The results of our investigation are startling. Over the course of this four-minute song, Rick Buckler hits the crash cymbal — importantly, he seems to hit the same cymbal every time — a total of 137 times. By our base-60 calculations, that amounts to, roughly, one cymbal crash every 1.8 seconds. We leave it to you and your more contextual thinkers in the Hall to determine the subjective value of this datum.

Thank you for your time in this matter. I look forward to working with you further in the future.


Aug 262010

Jody Stephens (center), join the club!

Bev Bevan and Rick Buckler have been raked over the coals in this long-suspended series already. Today a Townsperson other then E. Pluribus Gergely finally called bullshit on the drumming of Big Star’s Jody Stephens. In honor of cdm‘s candidness, let’s open the floor to other drummers who suck* despite powering the rhythms of bands we love!

*A point of clarification: By “worst” or “suck” I’m not really asking for a list of the technically worst drummers in rock, if any of us are even capable of assessing that, but drummers whose playing you find necessary to overlook (overhear?) while listening to a favorite artist.

May 282009

Townsman Al passed along a New York Post story of former Billy Joel drummer Liberty DeVitto bringing suit against Joel for unpaid royalties. This is a cautionary tale for hard-working drummers who fuel the massive hits of their bandleaders.

“Everybody always assumes that you make a lot of money because you worked with Billy Joel,” DeVitto told The Post. “It didn’t happen that way.”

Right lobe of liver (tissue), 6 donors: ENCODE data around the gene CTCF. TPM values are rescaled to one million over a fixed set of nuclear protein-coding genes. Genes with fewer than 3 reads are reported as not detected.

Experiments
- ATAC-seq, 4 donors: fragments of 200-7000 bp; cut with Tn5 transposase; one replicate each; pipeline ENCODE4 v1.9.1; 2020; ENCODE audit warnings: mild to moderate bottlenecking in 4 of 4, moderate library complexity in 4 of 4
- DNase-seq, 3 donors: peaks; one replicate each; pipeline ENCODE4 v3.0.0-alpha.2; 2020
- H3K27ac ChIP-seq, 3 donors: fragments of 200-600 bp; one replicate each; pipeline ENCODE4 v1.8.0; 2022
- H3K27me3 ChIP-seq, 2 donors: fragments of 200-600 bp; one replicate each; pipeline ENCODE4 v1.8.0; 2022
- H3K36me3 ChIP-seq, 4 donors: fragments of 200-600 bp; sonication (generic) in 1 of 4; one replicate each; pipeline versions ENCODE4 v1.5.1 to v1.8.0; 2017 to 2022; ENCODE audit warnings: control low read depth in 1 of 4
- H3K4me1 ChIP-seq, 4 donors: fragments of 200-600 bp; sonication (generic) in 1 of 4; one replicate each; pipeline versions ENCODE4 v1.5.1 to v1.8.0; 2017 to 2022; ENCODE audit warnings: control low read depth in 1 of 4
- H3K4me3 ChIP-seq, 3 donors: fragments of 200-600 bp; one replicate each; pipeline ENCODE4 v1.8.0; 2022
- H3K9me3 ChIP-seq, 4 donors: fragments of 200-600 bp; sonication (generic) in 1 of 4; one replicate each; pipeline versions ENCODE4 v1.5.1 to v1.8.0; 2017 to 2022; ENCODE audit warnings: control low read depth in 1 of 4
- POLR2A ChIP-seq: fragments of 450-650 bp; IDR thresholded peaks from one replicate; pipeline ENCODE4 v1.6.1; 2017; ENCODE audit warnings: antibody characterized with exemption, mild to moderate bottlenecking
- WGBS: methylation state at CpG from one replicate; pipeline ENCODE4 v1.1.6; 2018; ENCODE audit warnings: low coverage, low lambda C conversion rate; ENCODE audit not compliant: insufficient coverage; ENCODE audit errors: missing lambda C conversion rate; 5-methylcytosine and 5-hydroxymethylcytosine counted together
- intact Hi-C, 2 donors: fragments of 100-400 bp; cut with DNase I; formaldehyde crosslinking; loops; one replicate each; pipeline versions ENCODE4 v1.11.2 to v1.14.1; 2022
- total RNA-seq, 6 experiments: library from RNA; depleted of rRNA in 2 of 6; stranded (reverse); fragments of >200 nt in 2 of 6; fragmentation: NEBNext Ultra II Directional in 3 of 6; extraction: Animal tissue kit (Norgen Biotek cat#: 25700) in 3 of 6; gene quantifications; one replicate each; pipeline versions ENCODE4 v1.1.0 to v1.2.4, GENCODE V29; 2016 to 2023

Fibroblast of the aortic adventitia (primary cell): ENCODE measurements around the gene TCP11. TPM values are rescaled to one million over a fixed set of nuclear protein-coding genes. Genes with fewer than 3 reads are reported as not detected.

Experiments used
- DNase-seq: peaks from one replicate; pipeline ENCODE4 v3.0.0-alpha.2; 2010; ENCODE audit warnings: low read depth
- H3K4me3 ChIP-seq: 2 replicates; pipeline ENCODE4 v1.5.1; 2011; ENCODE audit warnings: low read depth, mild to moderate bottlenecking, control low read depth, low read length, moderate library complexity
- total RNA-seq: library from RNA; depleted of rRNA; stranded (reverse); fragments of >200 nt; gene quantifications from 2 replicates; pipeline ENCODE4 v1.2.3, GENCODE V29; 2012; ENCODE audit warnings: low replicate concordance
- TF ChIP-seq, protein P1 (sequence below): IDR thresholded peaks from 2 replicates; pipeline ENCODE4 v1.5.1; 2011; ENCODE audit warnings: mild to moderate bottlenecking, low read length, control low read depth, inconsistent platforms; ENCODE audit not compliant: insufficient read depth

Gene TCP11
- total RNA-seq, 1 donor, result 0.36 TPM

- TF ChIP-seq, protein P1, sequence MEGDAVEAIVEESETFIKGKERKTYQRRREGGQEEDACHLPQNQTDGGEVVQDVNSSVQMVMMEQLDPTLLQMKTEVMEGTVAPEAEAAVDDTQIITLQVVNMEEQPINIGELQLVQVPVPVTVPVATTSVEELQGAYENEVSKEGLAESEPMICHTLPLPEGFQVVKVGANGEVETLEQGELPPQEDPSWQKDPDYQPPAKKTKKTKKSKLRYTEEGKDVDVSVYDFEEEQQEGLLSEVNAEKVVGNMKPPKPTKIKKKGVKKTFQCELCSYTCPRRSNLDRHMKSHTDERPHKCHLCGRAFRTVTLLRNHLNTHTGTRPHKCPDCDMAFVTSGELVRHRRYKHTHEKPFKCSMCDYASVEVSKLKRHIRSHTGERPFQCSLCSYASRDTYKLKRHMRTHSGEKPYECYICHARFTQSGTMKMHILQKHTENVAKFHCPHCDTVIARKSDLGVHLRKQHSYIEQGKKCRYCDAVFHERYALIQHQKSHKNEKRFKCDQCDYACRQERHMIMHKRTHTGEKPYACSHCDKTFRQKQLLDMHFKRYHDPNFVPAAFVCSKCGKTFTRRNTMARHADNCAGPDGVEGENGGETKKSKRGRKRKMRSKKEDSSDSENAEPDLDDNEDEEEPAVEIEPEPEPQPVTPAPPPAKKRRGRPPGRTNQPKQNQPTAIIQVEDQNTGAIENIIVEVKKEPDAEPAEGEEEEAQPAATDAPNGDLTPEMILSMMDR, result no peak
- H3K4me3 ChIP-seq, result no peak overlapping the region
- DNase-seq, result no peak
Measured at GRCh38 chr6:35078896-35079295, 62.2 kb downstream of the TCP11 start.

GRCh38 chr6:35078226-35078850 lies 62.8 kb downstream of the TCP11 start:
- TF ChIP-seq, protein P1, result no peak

Although I can’t help but agree with the sentiment that kicked off Al’s message to our basement dwellers (ie, “I’m on the side of Liberty…”), for the following contribution to Joel’s recordings alone I am tempted to root against DeVitto in his suit against his former employer.

DeVitto doesn’t have a songwriter’s credit but insists he was a major part of a collaborative creative process between Joel and his musicians.

“If Billy sang ‘Only the Good Die Young’ like he wanted to, it would have been a reggae song,” DeVitto said.

See, I hate “Only the Good Die Young” as a song as much as I hate Joel as an artist. Without DeVitto’s musical guidance perhaps that song would have been buried as a deep cut that Joel haters would never have had to hear, and perhaps Joel’s career as a hitmaker would have petered out shortly after The Stranger.

In short, perhaps no one wins, but that DeVitto was a fine drummer on all those hideous hits!